Facebook has made several modifications to its News Feed algorithm over the years, some of which have carried more permenance than others. Marketers might recall, for example, that last October, Facebook introduced its “Explore Feed,” which was meant to serve as a new, entirely separate feed where nearly all Page content would live.

This latest shift is different, however. As Facebook put it, “Page posts will still appear in News Feed, though there may be fewer of them.”

And if Facebook does actually stick with this change — which, given its history, could be debatable — it will most certainly present a new challenge for marketers. Content will have to be even more shareable, in a way that doesn’t classify it as “engagement bait,” and also organically promotes conversation among users.

Why Facebook Is Doing This

For a while now, Facebook has been making extensive efforts to communicate an ethos that it is “not a media company.” That was likely the result of the scrutiny it’s received since it was discovered that the network was weaponized to influence the 2016 U.S. presidential election. 

“Facebook has clearly put a stake in the ground that user experience is more important that the brands that pay them,” says Marcus Andrews, HubSpot’s senior product marketing manager. “By making this shift they clearly prioritized one over the other, and are potentially a bit nervous about the current (really negative) narrative about the negative impact of social media on society.” 

That helps to explain this move to shift the focus from branded content to the kind that is more personal, and closer in terms of each user’s own network. More content from friends and family, versus news from official or branded outlets = “not a media company.”

“Organic reach for business pages on Facebook has been under assault for a long time now,” Andrews says. “This is not new.”

What Marketers Should Do Now

With all of that said, not all is lost for social media marketers. There are certain types of Page content that are said to promote more shares and organic conversation — like live videos, which Facebook says get 6X the engagement as non-live ones.

“What Facebook seems to tell us is that content with a lot of engagement and conversation will be prioritized. This means comments and replies,” Andrews explains — and live video is one type of content that tends to receive a higher amount of that type of engagement.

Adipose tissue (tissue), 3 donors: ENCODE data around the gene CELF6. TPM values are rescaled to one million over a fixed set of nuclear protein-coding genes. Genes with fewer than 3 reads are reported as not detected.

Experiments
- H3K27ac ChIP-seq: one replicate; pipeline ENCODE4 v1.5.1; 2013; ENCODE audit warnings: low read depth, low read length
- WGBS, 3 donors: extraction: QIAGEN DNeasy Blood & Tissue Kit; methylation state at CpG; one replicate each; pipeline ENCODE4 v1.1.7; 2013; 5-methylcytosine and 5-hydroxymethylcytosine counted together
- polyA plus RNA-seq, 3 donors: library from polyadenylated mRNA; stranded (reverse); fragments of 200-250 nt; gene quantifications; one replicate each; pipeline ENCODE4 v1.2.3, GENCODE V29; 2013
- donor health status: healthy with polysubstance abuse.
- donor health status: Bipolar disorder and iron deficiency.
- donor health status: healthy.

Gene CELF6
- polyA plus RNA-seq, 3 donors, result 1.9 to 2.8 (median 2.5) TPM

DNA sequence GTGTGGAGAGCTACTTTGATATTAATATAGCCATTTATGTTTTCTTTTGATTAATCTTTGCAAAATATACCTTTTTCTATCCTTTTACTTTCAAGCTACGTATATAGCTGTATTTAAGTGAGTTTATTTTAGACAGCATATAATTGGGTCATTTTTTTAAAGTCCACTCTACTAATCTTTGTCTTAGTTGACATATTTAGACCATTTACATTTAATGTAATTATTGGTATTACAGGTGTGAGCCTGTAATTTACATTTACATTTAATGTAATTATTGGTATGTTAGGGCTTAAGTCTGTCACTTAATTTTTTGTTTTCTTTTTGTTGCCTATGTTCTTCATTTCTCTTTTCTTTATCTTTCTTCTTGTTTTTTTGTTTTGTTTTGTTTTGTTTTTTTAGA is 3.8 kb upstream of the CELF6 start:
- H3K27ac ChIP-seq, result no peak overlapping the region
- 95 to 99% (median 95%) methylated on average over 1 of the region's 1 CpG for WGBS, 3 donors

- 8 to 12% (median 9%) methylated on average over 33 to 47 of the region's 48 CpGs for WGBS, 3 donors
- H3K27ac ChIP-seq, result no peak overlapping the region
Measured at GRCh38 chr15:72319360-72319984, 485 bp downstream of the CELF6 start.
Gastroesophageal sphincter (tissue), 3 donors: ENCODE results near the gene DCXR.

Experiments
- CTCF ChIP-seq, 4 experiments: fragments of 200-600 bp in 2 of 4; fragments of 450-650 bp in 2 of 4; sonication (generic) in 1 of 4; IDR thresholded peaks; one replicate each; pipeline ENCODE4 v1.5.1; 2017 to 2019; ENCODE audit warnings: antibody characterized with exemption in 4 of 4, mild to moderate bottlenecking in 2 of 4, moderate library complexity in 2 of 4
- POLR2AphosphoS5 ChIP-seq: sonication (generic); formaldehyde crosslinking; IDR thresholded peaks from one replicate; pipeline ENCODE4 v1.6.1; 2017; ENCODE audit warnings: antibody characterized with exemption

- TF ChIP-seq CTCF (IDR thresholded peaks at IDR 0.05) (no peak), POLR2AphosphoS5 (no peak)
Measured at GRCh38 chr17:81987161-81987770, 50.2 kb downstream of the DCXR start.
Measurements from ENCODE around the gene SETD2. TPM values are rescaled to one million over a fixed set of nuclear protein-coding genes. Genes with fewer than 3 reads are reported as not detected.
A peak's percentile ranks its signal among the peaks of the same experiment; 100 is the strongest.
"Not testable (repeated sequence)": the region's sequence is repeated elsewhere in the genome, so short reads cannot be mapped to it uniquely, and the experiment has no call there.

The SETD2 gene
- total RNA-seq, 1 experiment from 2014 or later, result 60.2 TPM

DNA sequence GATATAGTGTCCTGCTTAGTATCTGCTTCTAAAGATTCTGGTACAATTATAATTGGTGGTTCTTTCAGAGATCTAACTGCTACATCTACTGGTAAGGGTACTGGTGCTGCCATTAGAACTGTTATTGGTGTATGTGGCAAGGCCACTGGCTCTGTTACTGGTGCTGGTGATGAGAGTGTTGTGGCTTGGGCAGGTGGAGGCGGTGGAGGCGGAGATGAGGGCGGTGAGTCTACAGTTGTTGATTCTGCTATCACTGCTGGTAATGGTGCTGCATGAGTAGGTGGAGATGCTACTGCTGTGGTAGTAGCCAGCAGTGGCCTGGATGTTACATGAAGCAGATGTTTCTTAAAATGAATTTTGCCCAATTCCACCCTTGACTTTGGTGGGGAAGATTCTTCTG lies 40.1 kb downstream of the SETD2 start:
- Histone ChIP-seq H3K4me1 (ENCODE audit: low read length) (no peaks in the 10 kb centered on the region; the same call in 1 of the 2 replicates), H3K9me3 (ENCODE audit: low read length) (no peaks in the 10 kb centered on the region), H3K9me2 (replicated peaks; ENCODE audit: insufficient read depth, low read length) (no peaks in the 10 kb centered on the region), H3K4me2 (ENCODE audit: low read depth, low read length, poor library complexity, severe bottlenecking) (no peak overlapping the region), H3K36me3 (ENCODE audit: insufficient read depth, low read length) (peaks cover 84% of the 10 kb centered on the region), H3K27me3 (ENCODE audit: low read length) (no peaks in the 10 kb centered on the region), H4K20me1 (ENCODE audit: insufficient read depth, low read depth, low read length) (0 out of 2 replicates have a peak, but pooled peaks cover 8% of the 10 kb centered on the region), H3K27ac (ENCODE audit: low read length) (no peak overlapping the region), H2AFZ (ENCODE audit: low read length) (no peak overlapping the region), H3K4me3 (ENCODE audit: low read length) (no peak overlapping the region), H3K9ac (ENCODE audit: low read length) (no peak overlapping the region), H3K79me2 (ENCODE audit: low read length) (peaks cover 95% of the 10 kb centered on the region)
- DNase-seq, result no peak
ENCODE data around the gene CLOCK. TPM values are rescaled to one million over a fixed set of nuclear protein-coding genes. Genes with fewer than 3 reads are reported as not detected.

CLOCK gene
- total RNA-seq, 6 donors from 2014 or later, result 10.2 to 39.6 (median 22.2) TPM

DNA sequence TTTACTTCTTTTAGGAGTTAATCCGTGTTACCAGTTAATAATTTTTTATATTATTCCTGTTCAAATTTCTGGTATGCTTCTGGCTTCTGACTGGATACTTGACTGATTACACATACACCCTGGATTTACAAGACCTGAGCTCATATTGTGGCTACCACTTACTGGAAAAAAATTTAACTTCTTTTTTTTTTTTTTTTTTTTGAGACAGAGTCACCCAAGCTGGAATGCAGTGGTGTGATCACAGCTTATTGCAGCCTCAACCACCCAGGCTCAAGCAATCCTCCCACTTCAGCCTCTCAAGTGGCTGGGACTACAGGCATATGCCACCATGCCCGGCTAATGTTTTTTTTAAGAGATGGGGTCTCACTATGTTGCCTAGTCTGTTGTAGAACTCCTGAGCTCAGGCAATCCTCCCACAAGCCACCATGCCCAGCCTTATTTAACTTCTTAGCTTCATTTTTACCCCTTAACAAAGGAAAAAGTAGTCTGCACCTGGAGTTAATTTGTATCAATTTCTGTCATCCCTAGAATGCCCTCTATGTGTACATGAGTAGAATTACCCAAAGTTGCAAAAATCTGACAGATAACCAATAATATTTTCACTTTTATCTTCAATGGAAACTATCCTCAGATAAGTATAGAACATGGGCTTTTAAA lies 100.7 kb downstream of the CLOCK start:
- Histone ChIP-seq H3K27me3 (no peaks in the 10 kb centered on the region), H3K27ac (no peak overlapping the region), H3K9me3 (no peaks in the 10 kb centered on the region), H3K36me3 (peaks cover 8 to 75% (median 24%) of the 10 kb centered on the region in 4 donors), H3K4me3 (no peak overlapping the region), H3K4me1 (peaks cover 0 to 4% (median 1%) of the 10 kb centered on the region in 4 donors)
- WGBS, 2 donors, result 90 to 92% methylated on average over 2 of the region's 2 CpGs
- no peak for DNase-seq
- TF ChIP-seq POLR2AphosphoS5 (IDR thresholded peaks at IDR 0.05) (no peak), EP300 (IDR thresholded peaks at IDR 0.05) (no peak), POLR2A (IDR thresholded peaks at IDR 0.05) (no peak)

But with so many rules around what the News Feed seems to prefer — authentic content that isn’t misleading or baiting engagement and clicks — it’s easy for marketers to become confused about what, exactly, they can do to please its algorithm.

“While it’s easy to see brands as the losers here, what we’re really seeing is an opportunity for brands to pivot their content towards driving a meaningful conversation,” says Henry Franco, HubSpot’s social and campaign strategy marketing associate. “Facebook’s new algorithm will prioritize posts that drive authentic engagement in the comments, rather than passive likes or shares.”

Which brings us back to a marketing principle that we’ve certainly touched on before: listening to users.

“Brands should take this opportunity to listen to their audiences,” says Franco, “and create content that’s catered to their interests and that will drive meaningful interaction.“

One additional, important thing to note is that users will have the option to modify settings to see content from certain Pages in their News Feeds (the aptly-named “See First in News Feed Preferences” feature).

Many users, however, might not know about this feature. That presents an opportunity for marketers to create engaging ways to let their audiences know about it, by way of sharing something like sales, one-time promotions, and the like with such language as, “Want to be the first to know about our sales? Make sure you see us first in your News Feed.” (Try using something like the image above to help explain how this works.)

Be careful, however, not to overload or patronize audiences with this type of information — and maintain your focus on creating the quality, applicable, and personalized content that Franco speaks to. The user has to benefit somehow from it, and feel motivated to share it in a way that remedies the negative impressions of social media that Andrews points out.

What’s your take on things? Feel free to reach out with your thoughts and questions on Twitter.

Featured image credit: Facebook

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Sweden could be the first economy to introduce its own cryptocurrency, called the e-krona

Sweden fans

  • Sweden’s central bank, the Riksbank, could become the first to introduce its own cryptocurrency.